This is the first of a two part series about competition amongst employee resource groups. If you look at enough organisations, you may find that some resource groups perform better than others, some have better reputations than others and some have access to more resources than others. This can lead to a belief that these groups should be competing against each other.
But aren’t we all in this together? Guests of the show talk a lot about collaboration, but what does that look like in real life?
In todays show I discuss several things including:
- Why resource groups often think that they are in competition with each other
- Examples of how creative thinking can benefit employee resource groups and the organisation
- The reason why recognising intersectional identities can be an advantage and much much more
Here’s some of what I share in the show:
Empathy is important for creating collaborative opportunities
I explain how the ability to empathise with others can create opportunities for collaboration:
“different groups have experienced some kind of oppression, prejudice or discrimination in the workplace and this means that they not only have a shared interest in creating change but they are also able to empathise with the struggles of others”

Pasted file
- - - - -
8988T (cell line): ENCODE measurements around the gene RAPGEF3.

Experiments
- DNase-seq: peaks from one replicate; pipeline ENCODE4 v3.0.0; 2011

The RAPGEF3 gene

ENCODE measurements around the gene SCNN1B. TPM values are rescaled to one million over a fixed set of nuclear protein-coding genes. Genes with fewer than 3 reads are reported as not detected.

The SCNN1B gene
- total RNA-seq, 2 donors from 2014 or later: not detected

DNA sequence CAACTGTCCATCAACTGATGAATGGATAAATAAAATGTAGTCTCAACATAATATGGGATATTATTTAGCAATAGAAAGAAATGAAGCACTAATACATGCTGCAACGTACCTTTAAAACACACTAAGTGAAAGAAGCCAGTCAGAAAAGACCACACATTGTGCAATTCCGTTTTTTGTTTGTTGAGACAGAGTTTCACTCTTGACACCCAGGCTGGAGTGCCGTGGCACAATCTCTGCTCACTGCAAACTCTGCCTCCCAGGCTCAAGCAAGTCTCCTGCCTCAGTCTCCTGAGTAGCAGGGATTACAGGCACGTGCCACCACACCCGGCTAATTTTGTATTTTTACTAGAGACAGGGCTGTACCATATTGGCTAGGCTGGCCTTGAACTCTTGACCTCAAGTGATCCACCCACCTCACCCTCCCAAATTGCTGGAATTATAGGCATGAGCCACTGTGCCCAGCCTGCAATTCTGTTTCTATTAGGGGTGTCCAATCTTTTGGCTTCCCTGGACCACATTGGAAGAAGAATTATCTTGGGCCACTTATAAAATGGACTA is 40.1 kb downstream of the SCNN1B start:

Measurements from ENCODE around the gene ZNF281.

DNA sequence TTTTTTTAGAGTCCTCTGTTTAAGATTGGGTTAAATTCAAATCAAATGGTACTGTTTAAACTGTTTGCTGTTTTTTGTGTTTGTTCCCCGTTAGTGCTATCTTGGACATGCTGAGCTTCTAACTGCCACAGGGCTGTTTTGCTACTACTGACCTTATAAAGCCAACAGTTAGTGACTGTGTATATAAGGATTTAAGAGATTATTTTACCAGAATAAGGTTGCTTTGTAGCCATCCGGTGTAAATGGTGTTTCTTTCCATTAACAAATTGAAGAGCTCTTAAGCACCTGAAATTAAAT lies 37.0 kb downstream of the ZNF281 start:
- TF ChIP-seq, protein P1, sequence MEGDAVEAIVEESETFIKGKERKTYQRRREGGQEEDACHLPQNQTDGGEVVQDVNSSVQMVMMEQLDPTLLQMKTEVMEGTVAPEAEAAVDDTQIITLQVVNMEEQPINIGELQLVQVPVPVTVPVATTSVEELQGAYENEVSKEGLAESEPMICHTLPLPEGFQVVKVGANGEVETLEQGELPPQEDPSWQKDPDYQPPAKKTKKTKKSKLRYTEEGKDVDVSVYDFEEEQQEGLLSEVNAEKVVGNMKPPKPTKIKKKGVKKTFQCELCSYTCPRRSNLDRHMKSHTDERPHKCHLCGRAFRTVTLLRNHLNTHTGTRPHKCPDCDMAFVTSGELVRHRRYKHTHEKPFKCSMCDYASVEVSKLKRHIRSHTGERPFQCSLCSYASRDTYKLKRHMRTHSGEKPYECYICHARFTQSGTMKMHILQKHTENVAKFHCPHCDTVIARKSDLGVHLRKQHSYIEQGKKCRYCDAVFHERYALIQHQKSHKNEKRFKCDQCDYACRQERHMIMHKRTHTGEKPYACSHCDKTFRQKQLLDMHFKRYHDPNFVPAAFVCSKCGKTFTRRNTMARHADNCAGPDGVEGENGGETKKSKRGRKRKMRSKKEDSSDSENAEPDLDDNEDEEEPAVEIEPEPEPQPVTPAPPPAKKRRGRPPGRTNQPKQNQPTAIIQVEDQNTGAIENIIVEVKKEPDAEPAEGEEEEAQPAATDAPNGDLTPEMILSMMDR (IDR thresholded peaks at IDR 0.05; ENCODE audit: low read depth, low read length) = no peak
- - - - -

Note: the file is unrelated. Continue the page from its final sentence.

10x Support Doesn’t Always Mean 10x results
I explain how each employee resource group is different and therefore their outcomes will vary despite the support they receive:
“I’ve worked with organisations where some resource groups were given 10 times the financial support of other groups in the same company and having 10 times the financial support didn’t always translate to creating 10 times the results. Despite the rhetoric, my experience is that resource groups are not created equal; over time differences in strategy, execution and purpose are going to lead to different outcomes just like any other organisation”
Employee Resource Groups Need to Be Able to Negotiate
I discuss how an understanding of negotiation theory can benefit employee resource groups:
“Resource groups need to understand how their interests overlap, how to define tactics to engage each other and how to achieve outcomes that are meaningful to everyone”